The International Consumer Electronics Show (CES) in Las Vegas is the world's largest consumer technology tradeshow and with tens of thousands of products launched over a few days. Competition between the technology giants is fierce.
Spencer Kelly is in Las Vegas and he reports on the highlights at CES including 4K TVs with even higher definition pictures, though there's no content just yet. There's news also on shrinking tablets, growing phones, and folding or detachable keyboards.
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It’s now ten years since the internet witnessed the birth of a new phenomenon: cyber begging. A decade ago a US TV producer, Karyn Bosnak, launched a controversial site to help pay off a huge debt she had built up with her credit card. Since then the floodgates of cyber begging have opened. Such sites have mushroomed with people openly asking total strangers online for money to help with their needs – for food, medical bills, school fees, facelifts, and even Caribbean cruises. With the global economic downturn, more and more people are hiding their identity and shame of begging behind their screens. Begging for a coin in the street is being reinvented through the advantages offered by the internet. But who is responsible and how is it regulated? Snezana Curcic reports.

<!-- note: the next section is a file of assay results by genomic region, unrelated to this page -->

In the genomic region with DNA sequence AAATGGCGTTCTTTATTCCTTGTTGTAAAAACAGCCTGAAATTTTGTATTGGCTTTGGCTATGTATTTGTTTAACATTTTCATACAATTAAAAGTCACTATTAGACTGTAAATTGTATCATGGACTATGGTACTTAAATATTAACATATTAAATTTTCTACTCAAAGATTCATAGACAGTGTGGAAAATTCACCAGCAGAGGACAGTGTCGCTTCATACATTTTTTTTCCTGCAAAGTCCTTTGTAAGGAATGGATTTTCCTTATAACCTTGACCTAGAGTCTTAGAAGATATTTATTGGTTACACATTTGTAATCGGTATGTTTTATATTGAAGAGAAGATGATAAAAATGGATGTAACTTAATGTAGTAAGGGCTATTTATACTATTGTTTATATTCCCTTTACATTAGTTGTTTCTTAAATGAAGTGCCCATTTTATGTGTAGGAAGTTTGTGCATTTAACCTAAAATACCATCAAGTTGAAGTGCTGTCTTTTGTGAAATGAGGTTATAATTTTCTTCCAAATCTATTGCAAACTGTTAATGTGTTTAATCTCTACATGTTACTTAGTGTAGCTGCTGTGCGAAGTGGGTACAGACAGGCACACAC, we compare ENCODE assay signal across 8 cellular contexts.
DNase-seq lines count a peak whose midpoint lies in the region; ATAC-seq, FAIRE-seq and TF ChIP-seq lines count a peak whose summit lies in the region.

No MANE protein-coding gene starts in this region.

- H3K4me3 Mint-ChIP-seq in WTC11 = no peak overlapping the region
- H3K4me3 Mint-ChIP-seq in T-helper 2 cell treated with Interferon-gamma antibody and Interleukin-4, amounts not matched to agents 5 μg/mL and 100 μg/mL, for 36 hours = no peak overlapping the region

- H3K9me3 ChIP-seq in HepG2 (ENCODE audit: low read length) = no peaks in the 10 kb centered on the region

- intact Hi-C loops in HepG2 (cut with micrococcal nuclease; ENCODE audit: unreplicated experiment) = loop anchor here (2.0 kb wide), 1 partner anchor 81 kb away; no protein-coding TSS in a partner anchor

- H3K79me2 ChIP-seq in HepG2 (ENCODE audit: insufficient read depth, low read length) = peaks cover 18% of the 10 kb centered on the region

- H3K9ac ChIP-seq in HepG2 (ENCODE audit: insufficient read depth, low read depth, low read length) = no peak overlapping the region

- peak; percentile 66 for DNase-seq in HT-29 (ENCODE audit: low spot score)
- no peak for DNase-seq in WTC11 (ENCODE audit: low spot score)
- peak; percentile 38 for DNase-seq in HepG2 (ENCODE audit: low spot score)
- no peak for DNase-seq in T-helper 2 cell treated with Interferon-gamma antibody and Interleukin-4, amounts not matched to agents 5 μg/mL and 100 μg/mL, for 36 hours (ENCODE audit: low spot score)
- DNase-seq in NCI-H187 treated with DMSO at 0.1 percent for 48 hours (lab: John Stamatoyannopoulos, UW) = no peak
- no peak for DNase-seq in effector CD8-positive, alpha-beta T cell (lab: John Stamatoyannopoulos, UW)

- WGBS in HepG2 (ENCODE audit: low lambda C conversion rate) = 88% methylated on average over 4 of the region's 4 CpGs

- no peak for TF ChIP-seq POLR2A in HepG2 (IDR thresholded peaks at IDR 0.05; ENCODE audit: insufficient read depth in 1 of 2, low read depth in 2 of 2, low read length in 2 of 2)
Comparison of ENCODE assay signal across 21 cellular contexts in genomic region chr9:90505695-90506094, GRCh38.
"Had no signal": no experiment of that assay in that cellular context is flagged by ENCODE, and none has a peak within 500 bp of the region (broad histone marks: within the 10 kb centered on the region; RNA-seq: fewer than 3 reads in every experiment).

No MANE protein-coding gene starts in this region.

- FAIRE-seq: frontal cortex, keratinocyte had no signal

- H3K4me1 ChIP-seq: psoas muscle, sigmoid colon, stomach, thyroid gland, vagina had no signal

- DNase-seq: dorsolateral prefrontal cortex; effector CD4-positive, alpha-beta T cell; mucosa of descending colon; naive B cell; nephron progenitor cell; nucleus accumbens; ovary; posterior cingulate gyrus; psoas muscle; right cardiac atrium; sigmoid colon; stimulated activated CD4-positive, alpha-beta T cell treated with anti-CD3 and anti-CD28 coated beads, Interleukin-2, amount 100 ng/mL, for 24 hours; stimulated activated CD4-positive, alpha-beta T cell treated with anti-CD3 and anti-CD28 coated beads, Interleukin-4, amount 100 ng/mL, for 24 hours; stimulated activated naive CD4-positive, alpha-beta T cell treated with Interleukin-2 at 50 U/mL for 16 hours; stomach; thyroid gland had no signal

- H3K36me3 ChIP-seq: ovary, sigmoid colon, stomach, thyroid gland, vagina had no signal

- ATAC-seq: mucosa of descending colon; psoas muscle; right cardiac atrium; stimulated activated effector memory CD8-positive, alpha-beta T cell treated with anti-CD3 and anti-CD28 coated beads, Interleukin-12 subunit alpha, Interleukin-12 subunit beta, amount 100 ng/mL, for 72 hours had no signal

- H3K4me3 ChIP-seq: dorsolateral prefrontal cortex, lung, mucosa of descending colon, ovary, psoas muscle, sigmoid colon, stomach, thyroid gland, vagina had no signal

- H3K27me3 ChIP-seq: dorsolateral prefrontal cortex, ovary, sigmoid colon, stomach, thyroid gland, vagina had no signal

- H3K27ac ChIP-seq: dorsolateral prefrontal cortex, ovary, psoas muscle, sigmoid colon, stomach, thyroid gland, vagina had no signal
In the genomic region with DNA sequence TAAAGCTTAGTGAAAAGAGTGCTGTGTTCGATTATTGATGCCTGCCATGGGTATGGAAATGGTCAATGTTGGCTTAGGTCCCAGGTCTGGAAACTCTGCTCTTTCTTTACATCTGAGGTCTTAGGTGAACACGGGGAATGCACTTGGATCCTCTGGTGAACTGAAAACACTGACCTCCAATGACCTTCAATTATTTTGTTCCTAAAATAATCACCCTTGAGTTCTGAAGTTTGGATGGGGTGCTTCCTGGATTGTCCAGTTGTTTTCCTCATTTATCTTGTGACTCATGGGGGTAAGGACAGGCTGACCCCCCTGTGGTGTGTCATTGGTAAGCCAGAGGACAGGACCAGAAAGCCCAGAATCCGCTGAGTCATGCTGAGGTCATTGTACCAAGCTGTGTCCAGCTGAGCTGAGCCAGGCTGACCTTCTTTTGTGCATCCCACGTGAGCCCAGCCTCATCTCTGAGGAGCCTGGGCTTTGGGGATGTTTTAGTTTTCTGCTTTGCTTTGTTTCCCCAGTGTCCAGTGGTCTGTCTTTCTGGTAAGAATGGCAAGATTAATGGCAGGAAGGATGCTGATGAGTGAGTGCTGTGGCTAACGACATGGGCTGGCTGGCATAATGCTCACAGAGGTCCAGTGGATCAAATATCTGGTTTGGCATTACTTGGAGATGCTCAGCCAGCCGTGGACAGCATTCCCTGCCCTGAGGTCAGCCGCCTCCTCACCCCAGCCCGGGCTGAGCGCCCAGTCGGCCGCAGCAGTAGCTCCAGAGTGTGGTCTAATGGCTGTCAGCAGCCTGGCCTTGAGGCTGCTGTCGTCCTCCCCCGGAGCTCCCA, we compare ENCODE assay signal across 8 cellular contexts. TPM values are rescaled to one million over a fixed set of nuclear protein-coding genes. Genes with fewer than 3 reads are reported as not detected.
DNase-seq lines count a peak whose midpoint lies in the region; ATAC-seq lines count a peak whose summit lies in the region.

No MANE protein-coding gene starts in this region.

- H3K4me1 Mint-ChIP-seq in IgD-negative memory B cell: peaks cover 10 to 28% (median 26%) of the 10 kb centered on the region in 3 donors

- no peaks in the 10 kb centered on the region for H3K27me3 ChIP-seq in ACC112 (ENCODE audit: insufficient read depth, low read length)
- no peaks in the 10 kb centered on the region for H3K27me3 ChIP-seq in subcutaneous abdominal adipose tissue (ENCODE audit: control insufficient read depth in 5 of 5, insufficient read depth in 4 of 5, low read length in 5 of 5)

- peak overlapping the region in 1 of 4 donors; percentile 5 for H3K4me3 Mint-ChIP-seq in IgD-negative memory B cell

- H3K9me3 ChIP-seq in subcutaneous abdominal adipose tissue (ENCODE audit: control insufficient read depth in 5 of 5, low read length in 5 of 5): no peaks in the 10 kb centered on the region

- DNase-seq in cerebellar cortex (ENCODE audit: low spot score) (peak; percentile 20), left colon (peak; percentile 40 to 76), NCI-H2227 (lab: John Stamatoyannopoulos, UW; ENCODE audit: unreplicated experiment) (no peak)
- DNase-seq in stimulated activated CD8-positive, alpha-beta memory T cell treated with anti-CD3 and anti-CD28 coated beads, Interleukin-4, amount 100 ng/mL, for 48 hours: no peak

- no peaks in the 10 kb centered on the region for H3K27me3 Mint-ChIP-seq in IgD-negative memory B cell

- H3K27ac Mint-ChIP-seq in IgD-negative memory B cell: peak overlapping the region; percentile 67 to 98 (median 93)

From MP3s to Vinyl
Do you have a longing for the sound your old vinyl records made before the days of CDs? Are you saddened by the realisation that you have traded in all of your long playing records for digital audio on MP3s? Well, all may not be lost. A researcher in California has come up with a unique plan to convert MP3s into vinyl records. All you need is an extremely powerful 3D printer with top of the range resolution. But how practical is it; and how clean and attractive a sound will be emerging from a 3D printed Vinyl record? Amanda Ghassaei demonstrates on Click.